Wednesday, October 26, 2005

Why does this bother me?

A colleague at work has 2 daughters that are adopted from China. He knows that Callum has Down syndrome because I talk about it and I have a big poster on my office door advertising the Buddy Walk. Recently he asked my advice because his youngest daughter isn't speaking (she's around 2 I think) and his wife had contacted the local early intervention program. So I told him a little about Callum's speech therapy, gave him the contact details of the person who did Callum's speech evaluation and also reassured him that lots of kids are late talkers. I gave an example of my brother who didn't talk until he was 3 and is now doing great, he was reassured and said that he betted my brother was now an engineer or something - I let it slide because I didn't want to get into the fact that he's actually an artist, poet, musician, wood carver, highly intelligent hippie because it really wasn't what he wanted to hear. Why is worth dependant on being an engineer/doctor/lawyer??

I saw the same colleague today and he told me with great glee that the evaluation went fine and that it showed that his daughter is really really smart, I could see such relief in his eyes. I get the impression that anything less than "really really smart" is unacceptable. How will he react if one of his kids flunks out of school or decides to become a mechanic, shop assistant, hair dresser or some other less intellectual job. Why can't he just be glad that he has 2 healthy little girls?


Belovedlife said...

I run into this often enough I can tell you that you and I are different people. We can appreciate the smallest moments, the smallest things our children do, and know that each smile, word, action is a great moment to be shared, treasured and certiainly not taken for granted. Unless someone has walked for a second in the shoes of a parent of any child with any disablity, they have no idea what they are missing out on.
As far as the comment of their child being really smart, and not being able to handle anything less then perfect...that one has a lot to learn ablut life. It is not about the highest SAT scores, or the fact that they are smart. My son has apraxia, he understands everything, but has a hard time expressing himself. I do find myself telling people that he is not stupid, infact he is advanced in his receptive language skills. But does that mean he'll be graduating magna cum laude from HArvard of Yale, not necessarily. But who knows, every child is desreving of a limitless potential. Keep in mind it may also be this individuals wierd way of distanceing their child from your child and your issues. People are funny, they know who to ask for help re: certain issues, yet they will never admit that they have anything in common with you. They are afraid of being different. Yet you, and I have mastered it so people feel comfortable enough to ask you for help, yet will never admit that they have a similarity.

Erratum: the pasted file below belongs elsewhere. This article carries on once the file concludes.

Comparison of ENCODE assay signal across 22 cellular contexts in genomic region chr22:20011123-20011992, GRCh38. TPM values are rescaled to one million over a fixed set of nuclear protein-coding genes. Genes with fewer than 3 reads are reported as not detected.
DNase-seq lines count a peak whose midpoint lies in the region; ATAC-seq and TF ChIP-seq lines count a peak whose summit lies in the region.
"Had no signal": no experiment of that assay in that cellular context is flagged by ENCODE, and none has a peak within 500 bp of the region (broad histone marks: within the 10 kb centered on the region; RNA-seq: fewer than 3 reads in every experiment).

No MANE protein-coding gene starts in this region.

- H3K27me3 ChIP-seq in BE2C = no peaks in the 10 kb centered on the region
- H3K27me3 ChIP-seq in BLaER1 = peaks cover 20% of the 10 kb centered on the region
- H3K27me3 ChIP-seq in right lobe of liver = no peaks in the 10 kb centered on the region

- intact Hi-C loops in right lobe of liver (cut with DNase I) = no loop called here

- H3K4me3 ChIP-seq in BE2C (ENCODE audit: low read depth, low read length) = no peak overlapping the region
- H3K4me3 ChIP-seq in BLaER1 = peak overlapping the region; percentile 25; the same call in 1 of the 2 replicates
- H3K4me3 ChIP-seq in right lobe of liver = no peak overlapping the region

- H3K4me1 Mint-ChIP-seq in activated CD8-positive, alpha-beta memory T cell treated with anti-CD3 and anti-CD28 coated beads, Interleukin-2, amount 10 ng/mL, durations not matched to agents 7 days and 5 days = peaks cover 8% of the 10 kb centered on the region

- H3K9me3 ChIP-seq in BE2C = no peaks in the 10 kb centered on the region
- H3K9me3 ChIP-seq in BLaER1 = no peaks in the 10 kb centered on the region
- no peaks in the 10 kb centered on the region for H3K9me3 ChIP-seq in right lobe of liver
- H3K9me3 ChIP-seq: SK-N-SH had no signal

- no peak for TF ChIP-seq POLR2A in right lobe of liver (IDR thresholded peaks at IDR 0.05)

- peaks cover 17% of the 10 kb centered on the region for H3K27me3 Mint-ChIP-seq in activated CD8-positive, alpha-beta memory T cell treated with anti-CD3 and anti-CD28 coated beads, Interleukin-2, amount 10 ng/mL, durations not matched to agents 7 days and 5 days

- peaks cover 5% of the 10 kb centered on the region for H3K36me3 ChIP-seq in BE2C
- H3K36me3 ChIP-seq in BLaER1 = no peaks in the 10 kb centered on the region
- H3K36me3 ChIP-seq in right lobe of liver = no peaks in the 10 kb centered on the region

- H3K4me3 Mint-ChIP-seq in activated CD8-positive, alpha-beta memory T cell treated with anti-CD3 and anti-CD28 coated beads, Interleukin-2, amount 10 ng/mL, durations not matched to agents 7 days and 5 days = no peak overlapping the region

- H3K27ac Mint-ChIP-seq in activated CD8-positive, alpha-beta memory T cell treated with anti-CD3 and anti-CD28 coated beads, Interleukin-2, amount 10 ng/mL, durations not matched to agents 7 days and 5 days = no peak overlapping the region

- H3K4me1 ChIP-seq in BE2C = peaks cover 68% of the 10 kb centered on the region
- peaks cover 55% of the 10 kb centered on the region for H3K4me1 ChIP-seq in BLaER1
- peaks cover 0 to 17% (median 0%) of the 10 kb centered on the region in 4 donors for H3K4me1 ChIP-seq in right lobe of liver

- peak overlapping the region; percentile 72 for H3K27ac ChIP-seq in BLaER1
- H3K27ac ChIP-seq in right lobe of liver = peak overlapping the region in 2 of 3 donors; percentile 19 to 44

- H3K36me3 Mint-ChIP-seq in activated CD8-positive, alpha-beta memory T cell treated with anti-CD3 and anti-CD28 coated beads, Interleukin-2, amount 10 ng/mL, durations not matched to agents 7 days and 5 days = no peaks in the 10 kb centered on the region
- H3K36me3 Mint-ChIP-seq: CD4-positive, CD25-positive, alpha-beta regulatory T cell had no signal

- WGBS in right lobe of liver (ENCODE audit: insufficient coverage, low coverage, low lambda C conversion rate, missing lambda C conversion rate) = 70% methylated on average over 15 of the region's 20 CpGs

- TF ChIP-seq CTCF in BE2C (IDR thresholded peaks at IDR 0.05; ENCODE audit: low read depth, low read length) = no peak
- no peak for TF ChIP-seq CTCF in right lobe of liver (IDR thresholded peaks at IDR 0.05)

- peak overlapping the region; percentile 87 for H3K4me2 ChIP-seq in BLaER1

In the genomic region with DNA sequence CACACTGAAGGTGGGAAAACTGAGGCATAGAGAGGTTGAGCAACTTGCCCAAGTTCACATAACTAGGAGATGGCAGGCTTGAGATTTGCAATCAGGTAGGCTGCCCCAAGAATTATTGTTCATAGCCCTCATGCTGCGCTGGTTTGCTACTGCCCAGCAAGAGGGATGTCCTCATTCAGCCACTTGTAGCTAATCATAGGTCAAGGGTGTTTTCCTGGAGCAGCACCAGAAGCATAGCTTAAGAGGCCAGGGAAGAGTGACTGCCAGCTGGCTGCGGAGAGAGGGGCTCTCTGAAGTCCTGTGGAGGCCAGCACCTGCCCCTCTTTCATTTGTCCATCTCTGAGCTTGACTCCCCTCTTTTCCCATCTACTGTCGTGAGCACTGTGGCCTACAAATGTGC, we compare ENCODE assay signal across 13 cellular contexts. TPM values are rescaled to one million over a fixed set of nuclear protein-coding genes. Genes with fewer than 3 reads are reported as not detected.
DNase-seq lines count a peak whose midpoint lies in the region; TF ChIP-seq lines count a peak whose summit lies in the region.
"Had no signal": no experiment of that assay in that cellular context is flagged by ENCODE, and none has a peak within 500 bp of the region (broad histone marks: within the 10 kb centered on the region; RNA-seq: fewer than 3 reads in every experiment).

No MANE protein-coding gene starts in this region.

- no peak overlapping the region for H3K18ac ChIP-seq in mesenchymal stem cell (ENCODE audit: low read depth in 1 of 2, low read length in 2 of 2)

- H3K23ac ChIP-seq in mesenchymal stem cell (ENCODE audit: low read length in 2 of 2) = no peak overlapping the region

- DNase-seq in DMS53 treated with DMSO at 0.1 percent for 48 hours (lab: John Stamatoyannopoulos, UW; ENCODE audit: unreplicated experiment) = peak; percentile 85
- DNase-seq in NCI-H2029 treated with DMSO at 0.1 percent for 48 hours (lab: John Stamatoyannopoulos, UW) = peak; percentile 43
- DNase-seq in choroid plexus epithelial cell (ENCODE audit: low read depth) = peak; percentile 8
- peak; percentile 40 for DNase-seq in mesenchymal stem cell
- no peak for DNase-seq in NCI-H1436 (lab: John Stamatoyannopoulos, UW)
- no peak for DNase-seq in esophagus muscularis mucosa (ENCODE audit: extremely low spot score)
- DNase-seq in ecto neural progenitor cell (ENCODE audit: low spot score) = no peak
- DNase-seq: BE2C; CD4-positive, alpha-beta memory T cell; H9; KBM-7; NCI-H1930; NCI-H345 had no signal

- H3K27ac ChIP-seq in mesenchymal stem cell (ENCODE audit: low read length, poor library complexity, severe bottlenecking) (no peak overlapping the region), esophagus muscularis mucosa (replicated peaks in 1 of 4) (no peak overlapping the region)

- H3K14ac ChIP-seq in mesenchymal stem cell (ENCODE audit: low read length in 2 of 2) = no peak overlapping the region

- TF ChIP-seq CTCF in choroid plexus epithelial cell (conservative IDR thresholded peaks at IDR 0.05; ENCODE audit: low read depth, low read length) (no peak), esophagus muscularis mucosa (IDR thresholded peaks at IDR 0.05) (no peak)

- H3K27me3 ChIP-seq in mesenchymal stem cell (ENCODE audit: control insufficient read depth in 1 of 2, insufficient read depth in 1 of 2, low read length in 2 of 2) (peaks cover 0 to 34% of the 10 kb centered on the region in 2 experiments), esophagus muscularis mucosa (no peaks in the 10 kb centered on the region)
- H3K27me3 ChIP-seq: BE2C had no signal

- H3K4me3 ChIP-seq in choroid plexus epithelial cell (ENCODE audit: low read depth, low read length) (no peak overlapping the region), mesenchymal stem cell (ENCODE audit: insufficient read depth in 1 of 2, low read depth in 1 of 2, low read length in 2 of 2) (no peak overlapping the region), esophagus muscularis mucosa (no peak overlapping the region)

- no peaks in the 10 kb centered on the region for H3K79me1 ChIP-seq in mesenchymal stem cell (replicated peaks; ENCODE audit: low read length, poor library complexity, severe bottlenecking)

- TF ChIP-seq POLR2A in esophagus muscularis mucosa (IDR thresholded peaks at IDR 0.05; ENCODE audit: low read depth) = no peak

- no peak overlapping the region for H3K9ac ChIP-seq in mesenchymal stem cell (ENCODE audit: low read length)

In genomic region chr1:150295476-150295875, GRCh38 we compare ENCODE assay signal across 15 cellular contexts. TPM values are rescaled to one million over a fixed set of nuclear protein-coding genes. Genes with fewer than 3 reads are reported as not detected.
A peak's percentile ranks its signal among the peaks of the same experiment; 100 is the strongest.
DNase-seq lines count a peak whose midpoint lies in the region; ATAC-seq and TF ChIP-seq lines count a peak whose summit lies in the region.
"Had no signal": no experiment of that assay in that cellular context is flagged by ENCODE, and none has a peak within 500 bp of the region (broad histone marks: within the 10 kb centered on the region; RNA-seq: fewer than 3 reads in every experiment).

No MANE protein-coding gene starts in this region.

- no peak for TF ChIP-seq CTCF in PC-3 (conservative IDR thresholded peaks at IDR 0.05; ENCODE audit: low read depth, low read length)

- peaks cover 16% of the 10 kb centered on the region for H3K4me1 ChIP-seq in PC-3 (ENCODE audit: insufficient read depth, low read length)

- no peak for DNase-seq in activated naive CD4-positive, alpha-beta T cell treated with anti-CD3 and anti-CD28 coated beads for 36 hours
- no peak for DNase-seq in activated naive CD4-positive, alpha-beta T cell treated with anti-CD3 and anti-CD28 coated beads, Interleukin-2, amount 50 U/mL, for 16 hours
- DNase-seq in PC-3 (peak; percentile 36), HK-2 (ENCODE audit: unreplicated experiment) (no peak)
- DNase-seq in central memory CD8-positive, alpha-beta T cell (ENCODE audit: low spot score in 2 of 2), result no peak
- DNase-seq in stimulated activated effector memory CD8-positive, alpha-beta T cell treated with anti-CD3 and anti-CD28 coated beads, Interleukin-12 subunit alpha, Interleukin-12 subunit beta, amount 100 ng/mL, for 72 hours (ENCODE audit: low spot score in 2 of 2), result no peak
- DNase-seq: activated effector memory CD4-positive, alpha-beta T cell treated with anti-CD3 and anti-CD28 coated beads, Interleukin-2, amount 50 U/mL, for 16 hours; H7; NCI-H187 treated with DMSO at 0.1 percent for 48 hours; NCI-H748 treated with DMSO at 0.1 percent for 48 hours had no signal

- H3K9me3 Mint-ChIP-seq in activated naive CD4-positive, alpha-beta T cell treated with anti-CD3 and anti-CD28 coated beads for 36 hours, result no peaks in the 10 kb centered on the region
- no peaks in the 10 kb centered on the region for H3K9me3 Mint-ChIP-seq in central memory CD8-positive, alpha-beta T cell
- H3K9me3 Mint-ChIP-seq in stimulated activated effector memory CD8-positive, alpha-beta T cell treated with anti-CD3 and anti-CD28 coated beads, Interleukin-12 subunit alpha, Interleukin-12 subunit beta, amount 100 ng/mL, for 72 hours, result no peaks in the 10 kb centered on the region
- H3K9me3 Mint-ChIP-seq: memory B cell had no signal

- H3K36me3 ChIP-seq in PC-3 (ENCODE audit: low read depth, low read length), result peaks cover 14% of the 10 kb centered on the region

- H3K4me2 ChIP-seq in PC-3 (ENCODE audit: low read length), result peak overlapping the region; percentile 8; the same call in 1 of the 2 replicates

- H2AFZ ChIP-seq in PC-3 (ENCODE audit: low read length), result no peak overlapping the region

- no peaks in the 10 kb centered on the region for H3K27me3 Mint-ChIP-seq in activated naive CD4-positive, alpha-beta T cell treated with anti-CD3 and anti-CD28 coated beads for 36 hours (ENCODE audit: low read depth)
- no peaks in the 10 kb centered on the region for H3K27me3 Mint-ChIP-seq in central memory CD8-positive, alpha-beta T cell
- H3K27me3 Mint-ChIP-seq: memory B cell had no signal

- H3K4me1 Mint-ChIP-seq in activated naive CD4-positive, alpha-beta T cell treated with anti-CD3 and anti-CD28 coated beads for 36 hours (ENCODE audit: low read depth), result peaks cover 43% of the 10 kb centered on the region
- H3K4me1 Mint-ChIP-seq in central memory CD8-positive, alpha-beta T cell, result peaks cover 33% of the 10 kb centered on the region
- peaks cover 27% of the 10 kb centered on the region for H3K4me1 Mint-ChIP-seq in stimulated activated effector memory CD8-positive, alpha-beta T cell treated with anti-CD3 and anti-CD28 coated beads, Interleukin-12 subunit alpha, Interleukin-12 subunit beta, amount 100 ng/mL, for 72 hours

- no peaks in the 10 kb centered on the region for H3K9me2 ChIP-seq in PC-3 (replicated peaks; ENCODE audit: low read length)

For example a friend asked me about speech issues. I answered, like you did about EI, I was told too that she had her child tested and there wasn't anything wrong. Yer I found out by accident last week that they now have sppech at home two times a week...nothing wrong? Yeah right, more like I can;t admit I am the least bit like you.
Don't take it personally, take it as a compliment that they asked you and be glad you were able to help a child out, even though it may not seem like it.
Sorry to go on forever, just a topic I take personally and find I encounter quite often.

Beanie Baby said...

I always worry about this--I'm so glad when Frances does something "smart," and I constantly worry that my motives aren't right. I mean, should it matter if she's smart or not? No.

I think--I hope--it's just because it would be something she got from me, if that makes any sense. The same way I'd be happy if she ends up liking books or baking chocolate chip cookies--something we have in common. Thanks for the reminder, though, not to fall into the trap of thinking that smarter is *better.*

Kim Ayres said...

Of course what we all want is for our children to be the best that they can be. But as soon as you get sucked into comparing with other people you're doomed. There will always be some kid who is smarter, faster, more coordinated etc.

Naomi said...

belovedlife - I think you maybe hit the nail on the head. Even though he was glad to have someone to ask about EI he really doesn't want his family to be associated with it. Just part of that whole denial thing I suppose.

Beanie Baby - I do know what you mean about looking for similarities with yourself and we all want our kids to do the best they can and Frances is a smart cookie :-)

Kim - I try so hard not to compare, but I think it must just be human nature. I don't have my kids lives mapped out for them like some people do. I just hope they have a fun, happy life and really don't care what job they end up doing (or not doing if they're like their Uncle Will)

Kelly said...

I've got to tell you. I truly believe that children like ours are given to people like us because we have the ability to deal with it. If that makes sense. Not that I'm a saint by any means... but some people were not meant to deal with this crap!